Land of the Free, Home of the Brave
On a chilly Wednesday in North Dakota, people young and old packed the Memorial Hall in Rugby to honor all the United States Veterans who have woven the fabric of freedom into our daily lives. American Legion Clarence Larson Post 23 once again hosted this special Veterans Day Program, where people of all generations can congregate and honor all of those who have served so valiantly.
The program opened with the advancing of colors by Legion Color Guard members Raymond Norsby, who carried the American Flag; Larry Fjellanger, who carried the Legion Flag; Sergeant of Arms Ron Torgerson and County Commissioner and Navy Veteran Duane Johnston. After the advancing of colors American Legion Auxiliary President Tootie Fueller, with hand over heart, led the crowd in the reciting of the pledge of Allegiance. Pastor Don Barsness, who reminded us with his opening remarks that “We are the land of the free because we are the home of the brave”, gave this year’s invocation and benediction.
Legion Commander Kirk Seaver delivered the introduction of guests with his opening remarks.
The honored guests included World War II and Korean War veteran Duane Baillie, Korean War veteran Martin Heintz, Vietnam War veteran Johnnie Sander, Gulf War veteran Jeff Shjelver (who could not attend), Operation Iraqi and Operation Enduring Freedom veteran Josh Siegler, Army National Guard Will Griffin, Tootie Fueller, Veteran’s Service Officer Larry Fueller, Sons of American Legion Ben Kuhnhenn, District 14 representative Jon Nelson, and Barsness.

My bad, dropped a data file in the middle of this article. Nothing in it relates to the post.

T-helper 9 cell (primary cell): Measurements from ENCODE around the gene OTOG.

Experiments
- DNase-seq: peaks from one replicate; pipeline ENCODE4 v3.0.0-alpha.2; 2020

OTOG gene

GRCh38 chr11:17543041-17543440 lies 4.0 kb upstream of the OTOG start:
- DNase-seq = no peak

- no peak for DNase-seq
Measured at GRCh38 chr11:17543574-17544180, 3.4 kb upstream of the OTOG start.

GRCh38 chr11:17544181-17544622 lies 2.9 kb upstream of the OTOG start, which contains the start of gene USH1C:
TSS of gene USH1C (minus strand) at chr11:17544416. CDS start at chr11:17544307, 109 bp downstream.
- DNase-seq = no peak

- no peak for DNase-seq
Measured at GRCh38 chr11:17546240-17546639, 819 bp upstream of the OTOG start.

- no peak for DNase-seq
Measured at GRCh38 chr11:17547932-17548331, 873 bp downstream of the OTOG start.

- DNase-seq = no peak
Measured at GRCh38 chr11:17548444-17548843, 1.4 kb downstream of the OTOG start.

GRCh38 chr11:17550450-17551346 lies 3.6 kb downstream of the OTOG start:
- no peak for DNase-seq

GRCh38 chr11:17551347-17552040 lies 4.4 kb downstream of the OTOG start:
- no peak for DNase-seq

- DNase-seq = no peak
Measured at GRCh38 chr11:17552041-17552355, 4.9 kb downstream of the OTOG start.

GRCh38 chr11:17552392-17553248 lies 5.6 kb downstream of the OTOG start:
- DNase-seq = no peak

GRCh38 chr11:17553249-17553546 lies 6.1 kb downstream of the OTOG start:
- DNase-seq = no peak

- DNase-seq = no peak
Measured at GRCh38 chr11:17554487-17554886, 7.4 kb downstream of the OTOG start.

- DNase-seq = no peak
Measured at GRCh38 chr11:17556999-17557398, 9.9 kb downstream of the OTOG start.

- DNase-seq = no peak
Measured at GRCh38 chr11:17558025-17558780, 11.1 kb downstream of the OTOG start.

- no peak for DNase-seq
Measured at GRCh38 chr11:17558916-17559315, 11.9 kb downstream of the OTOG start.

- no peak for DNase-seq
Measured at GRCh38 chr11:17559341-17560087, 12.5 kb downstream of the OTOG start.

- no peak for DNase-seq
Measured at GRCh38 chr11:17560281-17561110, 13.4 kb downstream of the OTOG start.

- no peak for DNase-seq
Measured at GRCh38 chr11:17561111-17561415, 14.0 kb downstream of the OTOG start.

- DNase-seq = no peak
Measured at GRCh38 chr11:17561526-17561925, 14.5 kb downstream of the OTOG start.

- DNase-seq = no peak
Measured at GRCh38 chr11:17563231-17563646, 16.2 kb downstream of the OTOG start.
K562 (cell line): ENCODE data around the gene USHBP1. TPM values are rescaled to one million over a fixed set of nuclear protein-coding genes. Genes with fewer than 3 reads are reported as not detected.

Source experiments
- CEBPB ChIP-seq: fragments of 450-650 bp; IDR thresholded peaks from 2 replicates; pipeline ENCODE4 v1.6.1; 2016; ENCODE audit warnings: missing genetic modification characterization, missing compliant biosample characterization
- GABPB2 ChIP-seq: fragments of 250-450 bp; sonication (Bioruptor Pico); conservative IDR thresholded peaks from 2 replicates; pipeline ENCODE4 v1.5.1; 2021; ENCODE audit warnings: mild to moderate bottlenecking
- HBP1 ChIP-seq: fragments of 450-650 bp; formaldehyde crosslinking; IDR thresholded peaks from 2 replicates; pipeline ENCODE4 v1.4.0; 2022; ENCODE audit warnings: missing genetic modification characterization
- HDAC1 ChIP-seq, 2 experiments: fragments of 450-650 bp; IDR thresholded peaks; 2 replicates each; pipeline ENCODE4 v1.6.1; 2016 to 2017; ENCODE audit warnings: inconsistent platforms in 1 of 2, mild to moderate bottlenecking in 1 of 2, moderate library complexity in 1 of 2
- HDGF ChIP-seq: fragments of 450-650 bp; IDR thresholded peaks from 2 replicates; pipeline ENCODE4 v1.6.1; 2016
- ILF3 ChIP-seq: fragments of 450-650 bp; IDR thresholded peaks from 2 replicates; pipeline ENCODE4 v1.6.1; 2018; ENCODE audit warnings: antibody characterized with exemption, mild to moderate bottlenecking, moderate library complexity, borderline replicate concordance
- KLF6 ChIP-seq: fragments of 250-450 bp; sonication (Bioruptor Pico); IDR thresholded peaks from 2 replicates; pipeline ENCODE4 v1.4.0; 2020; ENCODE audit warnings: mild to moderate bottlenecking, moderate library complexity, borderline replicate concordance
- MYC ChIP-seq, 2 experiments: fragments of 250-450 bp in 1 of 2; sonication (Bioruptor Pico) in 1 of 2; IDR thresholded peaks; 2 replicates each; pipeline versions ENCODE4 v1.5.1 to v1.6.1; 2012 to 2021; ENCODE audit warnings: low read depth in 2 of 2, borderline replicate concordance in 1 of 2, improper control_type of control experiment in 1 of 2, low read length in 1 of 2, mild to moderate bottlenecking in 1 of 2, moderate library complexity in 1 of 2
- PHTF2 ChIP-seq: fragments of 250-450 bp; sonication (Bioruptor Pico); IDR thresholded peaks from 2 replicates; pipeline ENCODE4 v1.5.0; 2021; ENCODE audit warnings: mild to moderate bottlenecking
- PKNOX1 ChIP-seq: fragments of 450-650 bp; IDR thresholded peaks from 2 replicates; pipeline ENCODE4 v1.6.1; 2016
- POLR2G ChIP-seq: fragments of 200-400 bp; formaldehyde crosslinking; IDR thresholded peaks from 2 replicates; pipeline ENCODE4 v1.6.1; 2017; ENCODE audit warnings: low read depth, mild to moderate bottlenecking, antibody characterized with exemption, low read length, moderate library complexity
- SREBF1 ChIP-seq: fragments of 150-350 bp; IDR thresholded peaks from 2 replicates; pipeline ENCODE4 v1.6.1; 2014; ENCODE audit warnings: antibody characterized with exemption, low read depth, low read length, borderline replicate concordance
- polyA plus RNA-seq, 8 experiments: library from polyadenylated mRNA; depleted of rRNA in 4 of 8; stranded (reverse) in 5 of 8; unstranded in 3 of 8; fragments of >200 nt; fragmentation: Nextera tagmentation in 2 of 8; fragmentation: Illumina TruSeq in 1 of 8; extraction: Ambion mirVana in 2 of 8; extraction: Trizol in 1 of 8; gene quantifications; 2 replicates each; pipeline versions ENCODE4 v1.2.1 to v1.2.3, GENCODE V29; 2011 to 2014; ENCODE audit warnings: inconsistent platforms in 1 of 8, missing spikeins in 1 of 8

The National Anthem was then played by the Rugby High School Band and a poem written by Nancy Granger called “OLD GLORY” was read by Don Abrahamson. The last stanza of the poem represented the sentiment of the poem best; it read, “Take pride and love and humility – And spread it far from sea to sea – And tell the world with MIGHTY CRY OLD GLORY now will NEVER die.”
After the reading of the poem the Veterans Day address was delivered by Nelson, who commented how wonderful it was to see so many young people in the community taking the time to participate in the Veterans Day Program. He then reminded the audience that “Veterans Day started because on the 11th day of the 11th month at 11 o’ clock WWI ended and WWI was suppose to be the war to end all wars.”
Representative Nelson also said, “When it comes to the veterans issues, American Legion posts and VFW posts are the ones that volunteer their time and lobby for veterans concerns.” He went on to say that veterans need services to help in areas of mental health relaying that the suicide rate among veterans is “alarmingly high and unacceptable” That along with the mental health issues, other issues, like homelessness among veterans, needs to be addressed now. That continued procrastination by government is not acceptable.
After Representative Nelson’s remarks came Khloe Sobolik’s 2nd graders, who performed a Veterans Day skit. In addition, the class is going to write letters to Veterans and they concluded by singing a song to honor the Veterans.